Patient & Customer Centricity is Culture Driven, Not Program Driven

I have worked for enough hospitals, health systems, and vendors in leadership positions to live
through the declarations of customer and patient centricity. It’s more than
hiring new talent. It’s more than just catching up and using technology more
efficiently.  It is a whole lot more than
declaring it’s all about the customer.
Customer centricity doesn’t happen overnight, especially in
healthcare enterprises that have had an internal instead of external focus. It
isn’t driven by technology, though that is a tactic and solution. It’s not just
a one and done training program. It’s not a line in the business or strategic
plan.
It starts and ends with the culture and focus of the organization.
An organization can not treat patients or the healthcare
consumer as a customer, nor be successful in the endeavor, if the very soul of
the healthcare enterprise leadership, focus and culture are not devoted to the customer.
It’s all about the healthcare consumer or patient. The only
thing that matters is meeting the needs of the patient or healthcare
consumer.  It’s not about the hospital or
health system in many ways.  Focusing on
and meeting the needs of the customer is the single most important trait and a hallmark of successful companies. One patient
to the hospital. One hospital to the patient. You’re all smart and can go
figure out what I mean.
The singular focus on meeting the health care needs of the
healthcare consumer or patient, or shopper for that matter, brings growth and
revenue. Period.
Are you ready to make that transformation? And I ask that
question because in health care nothing
is ever new. I can remember from the 1990s when hospitals and health systems
were throwing the words “patient as customers” around like they were M&Ms.
So here we are, and it’s 2018, still talking about customer
centricity around the healthcare consumer or patient. These times the words are engagement and experience. Hospital marketing
neither reflects the experience nor engages
in any meaningful way.
The healthcare enterprise can talk all it wants about
treating patients as consumers. But unless it starts with the cultural
transformation and a singular focus on meeting the needs of the healthcare
consumer or patient, otherwise all the technology, new hires, new clinical
programs and delivery of care, is just another expensive undertaking that is
nothing more than me too compared to the other healthcare providers in the
market.
The more things change, the more they stay the same I guess.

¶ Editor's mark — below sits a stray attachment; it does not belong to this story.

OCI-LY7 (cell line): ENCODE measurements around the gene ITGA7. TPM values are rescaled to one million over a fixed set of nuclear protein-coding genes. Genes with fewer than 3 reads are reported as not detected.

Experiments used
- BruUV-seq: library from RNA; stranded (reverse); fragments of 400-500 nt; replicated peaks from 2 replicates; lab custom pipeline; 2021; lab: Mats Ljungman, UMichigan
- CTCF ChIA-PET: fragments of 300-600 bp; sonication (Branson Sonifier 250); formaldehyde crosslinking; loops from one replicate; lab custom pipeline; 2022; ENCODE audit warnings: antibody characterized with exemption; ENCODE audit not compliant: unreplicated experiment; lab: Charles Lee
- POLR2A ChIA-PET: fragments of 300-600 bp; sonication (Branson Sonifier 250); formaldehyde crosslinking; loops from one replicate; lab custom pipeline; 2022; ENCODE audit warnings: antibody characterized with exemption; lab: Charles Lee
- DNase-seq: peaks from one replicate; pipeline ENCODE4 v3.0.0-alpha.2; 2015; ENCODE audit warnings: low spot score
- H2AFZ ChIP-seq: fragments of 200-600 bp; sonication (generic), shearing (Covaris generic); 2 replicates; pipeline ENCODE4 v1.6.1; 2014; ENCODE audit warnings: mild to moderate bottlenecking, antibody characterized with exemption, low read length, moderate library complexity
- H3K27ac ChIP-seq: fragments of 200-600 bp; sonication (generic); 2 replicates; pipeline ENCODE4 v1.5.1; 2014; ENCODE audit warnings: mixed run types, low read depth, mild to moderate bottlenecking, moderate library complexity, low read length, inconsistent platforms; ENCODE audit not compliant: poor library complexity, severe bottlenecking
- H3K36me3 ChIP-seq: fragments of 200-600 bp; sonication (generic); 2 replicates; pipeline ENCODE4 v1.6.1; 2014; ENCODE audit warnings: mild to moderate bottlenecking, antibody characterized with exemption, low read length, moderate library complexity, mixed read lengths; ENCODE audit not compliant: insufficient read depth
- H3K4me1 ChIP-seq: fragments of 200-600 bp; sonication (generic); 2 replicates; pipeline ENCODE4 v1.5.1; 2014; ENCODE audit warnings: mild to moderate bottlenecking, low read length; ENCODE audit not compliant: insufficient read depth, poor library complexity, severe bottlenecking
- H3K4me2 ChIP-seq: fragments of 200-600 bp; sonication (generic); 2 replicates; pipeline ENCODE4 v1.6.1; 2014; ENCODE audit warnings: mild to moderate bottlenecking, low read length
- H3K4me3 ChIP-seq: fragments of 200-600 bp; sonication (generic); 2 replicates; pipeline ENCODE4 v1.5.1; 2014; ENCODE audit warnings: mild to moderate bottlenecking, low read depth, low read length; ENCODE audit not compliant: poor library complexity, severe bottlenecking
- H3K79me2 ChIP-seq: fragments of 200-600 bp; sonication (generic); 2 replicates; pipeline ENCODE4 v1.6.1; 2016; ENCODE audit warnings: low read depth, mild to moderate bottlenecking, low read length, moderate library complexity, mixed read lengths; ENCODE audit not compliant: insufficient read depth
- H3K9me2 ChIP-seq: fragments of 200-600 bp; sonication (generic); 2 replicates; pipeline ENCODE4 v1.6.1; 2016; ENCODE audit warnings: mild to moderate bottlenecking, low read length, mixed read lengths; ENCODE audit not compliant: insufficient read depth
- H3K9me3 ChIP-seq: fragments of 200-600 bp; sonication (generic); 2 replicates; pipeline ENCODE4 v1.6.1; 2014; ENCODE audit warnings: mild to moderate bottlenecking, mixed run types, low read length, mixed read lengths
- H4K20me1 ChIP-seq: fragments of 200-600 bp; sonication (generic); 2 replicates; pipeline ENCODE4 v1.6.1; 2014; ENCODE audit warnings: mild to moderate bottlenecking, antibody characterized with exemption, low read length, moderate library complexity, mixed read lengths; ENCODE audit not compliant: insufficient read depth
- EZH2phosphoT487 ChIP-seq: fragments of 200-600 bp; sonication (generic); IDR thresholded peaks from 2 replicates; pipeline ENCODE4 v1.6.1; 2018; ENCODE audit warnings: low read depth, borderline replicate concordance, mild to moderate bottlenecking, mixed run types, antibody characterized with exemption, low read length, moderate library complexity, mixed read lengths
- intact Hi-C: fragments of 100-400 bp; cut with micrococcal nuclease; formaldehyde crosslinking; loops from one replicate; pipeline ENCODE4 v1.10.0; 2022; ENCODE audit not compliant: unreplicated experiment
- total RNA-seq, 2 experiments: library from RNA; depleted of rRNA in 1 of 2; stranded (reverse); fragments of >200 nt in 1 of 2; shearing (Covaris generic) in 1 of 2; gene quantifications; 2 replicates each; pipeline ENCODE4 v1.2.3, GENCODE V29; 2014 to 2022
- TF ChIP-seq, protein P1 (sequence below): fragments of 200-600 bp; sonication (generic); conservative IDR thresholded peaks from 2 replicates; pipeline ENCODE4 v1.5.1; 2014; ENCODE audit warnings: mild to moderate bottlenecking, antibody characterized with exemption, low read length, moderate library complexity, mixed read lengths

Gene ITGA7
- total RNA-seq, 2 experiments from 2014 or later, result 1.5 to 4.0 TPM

A note to my readers.
You may have noticed that haven’t been posting as frequently as before. After
11 years of writing Healthcare Marketing Matters, the weekly research and topic
selection becomes a bit of a chore. While there has been much progress in hospitals
and marketing, it remains mired in a features approach looking at us and little content that fosters true engagement with
the patient and healthcare consumer. I guess I am just tired of beating a dead
horse. The other reason is semi-retirement. Having a deep background in healthcare,
I will be the hospitals worst nightmare patient.  Not from unreasonable demands, but from understanding
healthcare delivery and my expectations of experience and engagement for an
informed healthcare consumer standpoint. Get ready folks because I hate using a
hospital for things that be done in a higher quality, more cost-effective and
convenient setting than the hospital or hospital-based outpatient services. I
only need the hospital for three things, emergency care, care for acute complex medical conditions
and intensive care.

Michael is a
healthcare business, marketing, communications strategist and
thought-leader.  As an internationally followed healthcare strategy
blogger, his blog, Healthcare Marketing Matters is read in  52 countries
and listed on the 
100 Top Healthcare
Marketing Blogs, and Websites
 ranked
at No. 3 on the list by Feedspot.com. Michael is a Life Fellow, American
College of Healthcare Executives, and a Professional Certified Marketer,
American Marketing Association. An expert
in healthcare marketing strategy, digital marketing & social media, Michael
is in the top 10 percent of social media experts nationwide and is considered
an established influencer. For inquiries regarding strategic consulting
engagements, call Michael at 815-351-0671. Opinions expressed are my
own.

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